And, just like that, here we are, Week 4 of NaNoWriMo 2016.
I said before that I wasn’t sure why November got picked for all the challenges. It already feels like a challenging month. It’s fall, which, despite the very artistic climate, is still a somber time. It’s getting towards Christmas, so you can feel the excitement, and anxiety, starting to build. And, of course, there’s that, (for Americans at least), very large, busy, often stressful, holiday right at the end of it.
That seems the most frustrating thing of all. Right when you should be heading into the home stretch, you can’t relax just yet. The last challenge is still ahead of you.
That’s what it’s felt like for too long in my life. Like the moment I get one question answered, I’m reminded of all the others still up in the air. I can’t exult over even the smallest accomplishment because I remember the work still undone. All my progress feels like nothing because I haven’t made progress in “that” area.
Of course, the reason Nano is in November is the same reason why I have a hard time letting myself relax. The challenge isn’t about doing it when it’s convenient, when your schedule is clear and there are no distractions or other things to worry about. It’s about doing it when there’s every other thing to worry about, when you have to scrape for minutes to make your word count, and a thousand voices are telling you it isn’t worth it.
Nano is about writing a novel when it’s hard. Because if you can figure out how to do that…
In the same way, I know life is never going to offer me what my brain wants: a completely free moment, where all my questions are answered and there’s nothing asking anything of me. That’s never going to happen. There will always be unanswered questions. There will always be something else to do. There will always be a voice telling me that I can’t rest, that I haven’t earned it yet.
But I have to move past that voice. Past that thought process entirely, the one that says I have to “earn” things. Because that will never happen. I will never be good enough for my anxiety and my self-doubt. You can’t fill a bucket with no bottom, and that’s what those thoughts are.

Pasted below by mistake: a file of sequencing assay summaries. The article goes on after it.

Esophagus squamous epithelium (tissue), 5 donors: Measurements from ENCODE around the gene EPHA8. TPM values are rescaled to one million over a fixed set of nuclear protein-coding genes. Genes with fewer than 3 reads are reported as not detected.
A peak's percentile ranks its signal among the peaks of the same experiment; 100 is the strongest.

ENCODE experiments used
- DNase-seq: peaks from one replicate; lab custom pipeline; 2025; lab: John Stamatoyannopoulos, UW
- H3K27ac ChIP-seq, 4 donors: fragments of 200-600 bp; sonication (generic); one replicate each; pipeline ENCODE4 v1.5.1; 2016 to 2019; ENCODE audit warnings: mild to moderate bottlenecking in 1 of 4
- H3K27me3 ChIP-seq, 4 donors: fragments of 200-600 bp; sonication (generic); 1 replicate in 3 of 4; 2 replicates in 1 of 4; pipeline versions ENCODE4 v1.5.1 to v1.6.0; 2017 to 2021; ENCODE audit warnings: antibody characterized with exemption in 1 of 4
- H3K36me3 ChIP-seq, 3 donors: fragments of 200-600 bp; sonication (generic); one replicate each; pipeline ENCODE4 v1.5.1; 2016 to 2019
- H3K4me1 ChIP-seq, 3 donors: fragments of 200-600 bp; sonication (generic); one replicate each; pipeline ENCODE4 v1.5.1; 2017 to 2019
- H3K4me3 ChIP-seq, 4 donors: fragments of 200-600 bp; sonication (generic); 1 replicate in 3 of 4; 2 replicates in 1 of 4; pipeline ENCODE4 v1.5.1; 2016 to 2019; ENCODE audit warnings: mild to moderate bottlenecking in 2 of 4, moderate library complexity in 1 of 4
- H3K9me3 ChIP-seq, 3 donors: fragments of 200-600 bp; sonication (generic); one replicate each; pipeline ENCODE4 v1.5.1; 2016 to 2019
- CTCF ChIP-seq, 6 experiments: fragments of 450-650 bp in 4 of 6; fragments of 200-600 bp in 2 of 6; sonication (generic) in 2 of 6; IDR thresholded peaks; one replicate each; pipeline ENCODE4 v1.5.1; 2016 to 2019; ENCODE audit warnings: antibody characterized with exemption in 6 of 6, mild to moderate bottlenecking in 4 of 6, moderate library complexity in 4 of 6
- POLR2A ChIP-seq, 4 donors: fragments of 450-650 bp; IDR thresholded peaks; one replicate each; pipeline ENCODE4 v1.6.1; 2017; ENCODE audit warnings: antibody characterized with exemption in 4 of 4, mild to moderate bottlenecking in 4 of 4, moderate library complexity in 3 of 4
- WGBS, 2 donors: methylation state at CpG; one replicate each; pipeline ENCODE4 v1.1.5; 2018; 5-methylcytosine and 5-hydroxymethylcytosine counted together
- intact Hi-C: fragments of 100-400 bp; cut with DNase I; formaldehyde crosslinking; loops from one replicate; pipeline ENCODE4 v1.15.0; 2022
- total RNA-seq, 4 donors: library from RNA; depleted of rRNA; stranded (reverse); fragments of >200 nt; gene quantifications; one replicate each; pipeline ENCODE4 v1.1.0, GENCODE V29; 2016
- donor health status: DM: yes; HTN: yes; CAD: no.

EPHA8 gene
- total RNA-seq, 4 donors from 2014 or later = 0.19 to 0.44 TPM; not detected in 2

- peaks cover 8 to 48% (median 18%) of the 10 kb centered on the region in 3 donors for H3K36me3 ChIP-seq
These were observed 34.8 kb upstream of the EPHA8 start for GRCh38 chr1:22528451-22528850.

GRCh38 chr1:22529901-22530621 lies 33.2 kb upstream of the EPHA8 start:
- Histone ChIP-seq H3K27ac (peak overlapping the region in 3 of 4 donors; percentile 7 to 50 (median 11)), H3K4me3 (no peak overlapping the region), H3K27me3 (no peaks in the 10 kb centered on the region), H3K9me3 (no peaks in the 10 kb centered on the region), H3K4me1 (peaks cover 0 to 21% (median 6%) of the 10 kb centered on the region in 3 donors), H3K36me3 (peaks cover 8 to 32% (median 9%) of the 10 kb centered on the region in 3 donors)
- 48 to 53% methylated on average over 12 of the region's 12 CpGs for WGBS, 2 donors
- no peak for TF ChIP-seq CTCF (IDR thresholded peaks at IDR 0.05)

So, you learn to write when the world tells you there’s no value in it. And you learn to lest yourself rest, let yourself celebrate, even when the world tells you there’s no point in it. Because there is value, and there is a point.
But there’s more to it than even that.
So often we treat things like self-care and, to an extent, things like creativity as interruptions, breaks from the “real” work. We might recognize their importance, but we see them as an intermission. A break, a breather, time to get things together, then right back to work, mister.
But I’m learning they aren’t. We are seeing, from the consequences of ignoring it more than anything, how vital self-care is. Like regular maintenance for your car. A good idea, but still something apart from the purpose of the vehicle.
But it’s not. It’s as much a part of the process as anything else, and I’m seeing it through the writing. Because creativity is not an intermission, it’s a part of the play.
I think most writers go in knowing what they’re stories are about. I don’t just mean the plot, but the themes, what the story is really about. The story I’m writing for Nano this year I’ve had in my head for a while, so I’m familiar with the premise, the big questions I want to answer through the story and the characters. But it wasn’t until I started writing it that I discovered what it was actually about.
I don’t know how often this happens for other writers, but it’s happened pretty consistently for me every Nano so far. I’ll start out with an idea, what I think the novel is about, and, through the process, discover it’s about a lot more than I thought.
That happened this week. I was writing a scene that I didn’t even have an idea for and didn’t even know I needed until that day, and in writing that scene I realized it was a thesis statement for the book.
Like I said, this happens a lot, but it still surprises me. And, just like last week, I was reminded why I need to write this book. Not just for the story itself, but for myself.
This month isn’t just about writing a book, it’s about what I learn while writing a book. And it’s why I know things like creativity and self-care and celebrating are not interruptions but steps in the process. Because they all contribute. They make you feel better, yes, but they also make you better.
Writing is how I process. Not just journaling, but fiction too. Nano is how I am figuring out the world, and, hopefully, putting something good back into it.
So I’m going to keep doing it. Because it’s good for me, not only that I have a creative outlet but that I understand life better. Because that will help me understand people better and that will help me treat them better and that… Oh, that…
That will change the world.
And so I’m going to keep writing. Even and especially when it’s hard. And I’m going to let myself rest and exult, even and especially when it’s hard.
Because if I can figure out how to do that, I can write a novel. If I figure out how to do that, I can do anything.
We are in the home stretch, and whether you’re still going strong or if you’re wondering how you’ll ever reach the end, know that I’m behind you all the way. You’ve made progress, you are making progress, and whether that means a whole novel or not, this has been worth it. Always.
Be good, Nanos.